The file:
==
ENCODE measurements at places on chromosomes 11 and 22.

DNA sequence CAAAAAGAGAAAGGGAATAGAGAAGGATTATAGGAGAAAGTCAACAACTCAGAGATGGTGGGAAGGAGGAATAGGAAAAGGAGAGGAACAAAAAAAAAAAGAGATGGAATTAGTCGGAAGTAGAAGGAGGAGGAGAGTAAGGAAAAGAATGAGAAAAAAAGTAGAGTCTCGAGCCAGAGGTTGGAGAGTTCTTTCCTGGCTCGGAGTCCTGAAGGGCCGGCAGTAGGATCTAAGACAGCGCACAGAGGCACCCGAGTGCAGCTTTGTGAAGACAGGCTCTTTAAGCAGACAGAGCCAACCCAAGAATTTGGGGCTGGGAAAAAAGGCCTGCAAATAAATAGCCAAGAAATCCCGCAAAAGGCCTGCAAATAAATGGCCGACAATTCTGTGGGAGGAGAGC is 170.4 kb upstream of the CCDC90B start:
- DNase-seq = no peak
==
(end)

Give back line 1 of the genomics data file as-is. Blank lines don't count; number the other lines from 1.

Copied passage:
ENCODE measurements at places on chromosomes 11 and 22.